This dissertation explores the dynamic relationship between the principle of independent “faith” missionaries and a maturing denominational missions program in institutional ministries and church planting in North India by Assemblies of God (AG) missionaries from 1918 to 1949. It outlines the historical and theological context of these AG missionaries and provides a narrative of their methods, conflicts, and results to establish Pentecostal churches and institutions in the Hindu and Muslim northland of India.
Five areas of interest will provide important missiological and contextual shading of the portraits of the AG men and women who served in North India. First, there is the contextual issue of missions work in British India. The languages, religions, politics, and climate of North India offered many challenges to missionaries. Second, Pentecostal and AG missions theory and practices in North India are examined. Institutional work of a humanitarian nature provided a primary outlet for NIDC missionaries in their attempt to evangelize and establish churches. Third, AG missionaries developed their own administrative and district organization from the earlier networks of Pentecostal missionaries in India. Moving from independent to collaborative efforts was a continuous point of tension. Fourth, methods and sources for funding NIDC missions are studied. A tradition of independent “faith” missions had both advantages and disadvantages. Fifth, there are gender aspects in the NIDC story since the majority of early Pentecostal missionaries were women.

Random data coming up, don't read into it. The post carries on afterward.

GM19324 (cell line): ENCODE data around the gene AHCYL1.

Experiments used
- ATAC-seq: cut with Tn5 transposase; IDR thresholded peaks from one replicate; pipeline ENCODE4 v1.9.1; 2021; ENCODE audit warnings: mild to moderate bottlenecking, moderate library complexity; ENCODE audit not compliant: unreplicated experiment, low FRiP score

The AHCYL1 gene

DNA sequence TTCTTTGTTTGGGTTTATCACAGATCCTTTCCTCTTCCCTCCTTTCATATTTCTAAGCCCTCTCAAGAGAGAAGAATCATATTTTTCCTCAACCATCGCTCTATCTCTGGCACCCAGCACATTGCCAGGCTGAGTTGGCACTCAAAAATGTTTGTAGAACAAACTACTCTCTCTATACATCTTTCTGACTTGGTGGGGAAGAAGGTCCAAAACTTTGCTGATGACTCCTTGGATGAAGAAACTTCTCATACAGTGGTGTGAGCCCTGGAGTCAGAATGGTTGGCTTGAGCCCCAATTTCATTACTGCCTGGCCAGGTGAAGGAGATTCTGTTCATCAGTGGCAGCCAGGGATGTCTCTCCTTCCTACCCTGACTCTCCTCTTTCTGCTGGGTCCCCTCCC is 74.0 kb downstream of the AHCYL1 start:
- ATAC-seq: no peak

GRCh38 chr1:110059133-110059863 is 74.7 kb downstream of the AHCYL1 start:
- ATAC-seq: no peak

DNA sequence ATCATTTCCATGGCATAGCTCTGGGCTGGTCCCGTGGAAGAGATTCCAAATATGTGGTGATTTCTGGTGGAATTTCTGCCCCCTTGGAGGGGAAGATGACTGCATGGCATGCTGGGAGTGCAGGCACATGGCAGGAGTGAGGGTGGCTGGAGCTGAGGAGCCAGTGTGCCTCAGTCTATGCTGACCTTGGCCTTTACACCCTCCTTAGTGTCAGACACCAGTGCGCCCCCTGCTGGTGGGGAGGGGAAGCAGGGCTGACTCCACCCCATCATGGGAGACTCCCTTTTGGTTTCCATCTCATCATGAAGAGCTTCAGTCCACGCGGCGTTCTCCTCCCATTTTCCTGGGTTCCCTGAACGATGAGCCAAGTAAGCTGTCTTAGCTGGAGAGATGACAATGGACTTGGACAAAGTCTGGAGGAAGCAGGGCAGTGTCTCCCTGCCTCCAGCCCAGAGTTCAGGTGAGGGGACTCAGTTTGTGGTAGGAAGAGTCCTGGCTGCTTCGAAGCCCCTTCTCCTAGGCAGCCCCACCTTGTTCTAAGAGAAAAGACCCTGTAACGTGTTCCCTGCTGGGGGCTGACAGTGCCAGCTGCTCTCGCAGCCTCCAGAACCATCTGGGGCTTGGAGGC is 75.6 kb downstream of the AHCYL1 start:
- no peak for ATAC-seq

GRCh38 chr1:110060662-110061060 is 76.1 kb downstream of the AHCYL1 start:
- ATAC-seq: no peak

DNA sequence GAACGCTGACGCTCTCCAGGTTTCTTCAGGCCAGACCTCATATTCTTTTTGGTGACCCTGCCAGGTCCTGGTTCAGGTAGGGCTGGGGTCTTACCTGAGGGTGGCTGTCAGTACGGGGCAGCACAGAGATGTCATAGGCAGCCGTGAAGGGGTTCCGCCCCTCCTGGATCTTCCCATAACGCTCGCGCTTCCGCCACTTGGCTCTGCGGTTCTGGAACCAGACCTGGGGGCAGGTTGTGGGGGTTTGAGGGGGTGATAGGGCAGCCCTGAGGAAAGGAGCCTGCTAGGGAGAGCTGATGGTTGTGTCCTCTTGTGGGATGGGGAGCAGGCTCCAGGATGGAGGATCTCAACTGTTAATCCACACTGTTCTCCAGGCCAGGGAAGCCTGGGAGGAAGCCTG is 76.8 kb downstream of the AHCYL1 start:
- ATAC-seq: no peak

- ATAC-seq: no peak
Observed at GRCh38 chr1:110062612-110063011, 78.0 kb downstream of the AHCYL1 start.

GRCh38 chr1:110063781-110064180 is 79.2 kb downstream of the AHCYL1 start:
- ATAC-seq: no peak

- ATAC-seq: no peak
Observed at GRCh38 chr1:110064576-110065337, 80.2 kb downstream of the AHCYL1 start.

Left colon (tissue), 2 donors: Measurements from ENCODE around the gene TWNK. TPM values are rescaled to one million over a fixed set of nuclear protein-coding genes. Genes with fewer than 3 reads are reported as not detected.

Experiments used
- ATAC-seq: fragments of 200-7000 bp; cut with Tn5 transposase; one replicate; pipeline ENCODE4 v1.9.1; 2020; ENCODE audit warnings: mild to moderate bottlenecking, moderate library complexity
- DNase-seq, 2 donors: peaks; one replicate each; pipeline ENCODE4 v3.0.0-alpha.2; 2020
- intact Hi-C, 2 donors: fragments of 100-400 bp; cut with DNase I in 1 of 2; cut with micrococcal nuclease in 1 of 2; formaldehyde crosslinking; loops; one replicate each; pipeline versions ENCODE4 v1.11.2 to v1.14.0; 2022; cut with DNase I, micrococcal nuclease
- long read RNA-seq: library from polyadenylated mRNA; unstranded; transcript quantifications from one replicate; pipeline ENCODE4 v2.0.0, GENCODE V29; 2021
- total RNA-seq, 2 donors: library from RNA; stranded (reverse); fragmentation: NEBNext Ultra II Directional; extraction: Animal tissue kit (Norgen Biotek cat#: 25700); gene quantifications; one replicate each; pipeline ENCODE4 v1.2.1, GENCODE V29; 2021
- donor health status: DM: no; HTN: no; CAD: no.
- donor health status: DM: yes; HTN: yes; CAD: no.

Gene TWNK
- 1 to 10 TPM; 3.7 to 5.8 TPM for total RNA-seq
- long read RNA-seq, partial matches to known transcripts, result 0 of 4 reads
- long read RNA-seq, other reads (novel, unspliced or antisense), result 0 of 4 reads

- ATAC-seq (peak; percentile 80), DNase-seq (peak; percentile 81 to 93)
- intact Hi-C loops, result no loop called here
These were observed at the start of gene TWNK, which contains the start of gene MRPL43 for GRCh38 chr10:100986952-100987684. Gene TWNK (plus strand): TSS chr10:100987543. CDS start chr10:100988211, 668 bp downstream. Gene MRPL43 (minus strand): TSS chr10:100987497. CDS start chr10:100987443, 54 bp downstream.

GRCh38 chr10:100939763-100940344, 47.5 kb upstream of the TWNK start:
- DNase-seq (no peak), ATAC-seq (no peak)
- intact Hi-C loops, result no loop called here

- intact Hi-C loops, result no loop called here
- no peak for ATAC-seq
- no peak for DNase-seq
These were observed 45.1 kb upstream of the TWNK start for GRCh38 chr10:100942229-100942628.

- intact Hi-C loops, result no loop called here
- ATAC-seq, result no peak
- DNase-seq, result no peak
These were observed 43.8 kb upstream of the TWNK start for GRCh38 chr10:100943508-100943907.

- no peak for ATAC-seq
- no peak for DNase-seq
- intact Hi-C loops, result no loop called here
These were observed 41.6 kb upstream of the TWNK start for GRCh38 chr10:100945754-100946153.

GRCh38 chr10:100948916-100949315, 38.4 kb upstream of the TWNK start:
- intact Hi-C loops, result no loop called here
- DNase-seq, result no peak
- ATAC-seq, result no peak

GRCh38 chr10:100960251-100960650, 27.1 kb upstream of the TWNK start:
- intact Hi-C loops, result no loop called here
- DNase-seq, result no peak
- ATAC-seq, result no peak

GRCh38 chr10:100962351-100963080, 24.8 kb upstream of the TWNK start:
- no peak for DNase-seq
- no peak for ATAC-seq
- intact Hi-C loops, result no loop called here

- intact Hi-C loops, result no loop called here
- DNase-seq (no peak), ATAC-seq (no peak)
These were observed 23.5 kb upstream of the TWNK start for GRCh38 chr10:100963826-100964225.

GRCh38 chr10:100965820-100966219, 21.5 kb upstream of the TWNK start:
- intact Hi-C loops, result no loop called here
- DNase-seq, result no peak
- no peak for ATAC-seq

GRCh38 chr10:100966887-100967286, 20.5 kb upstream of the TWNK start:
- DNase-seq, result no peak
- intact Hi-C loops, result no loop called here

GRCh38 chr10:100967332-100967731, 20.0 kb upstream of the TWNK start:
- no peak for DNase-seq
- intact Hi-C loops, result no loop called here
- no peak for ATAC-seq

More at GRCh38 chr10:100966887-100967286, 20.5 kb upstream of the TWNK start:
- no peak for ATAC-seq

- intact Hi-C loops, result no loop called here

|Advisor:||Burgess, Stanley M.|
|School Location:||United States -- Virginia|
|Source:||DAI-A 73/07(E), Dissertation Abstracts International|
|Subjects:||Religious history, South Asian Studies|
|Keywords:||Assemblies of God, British India, India, Missiology|
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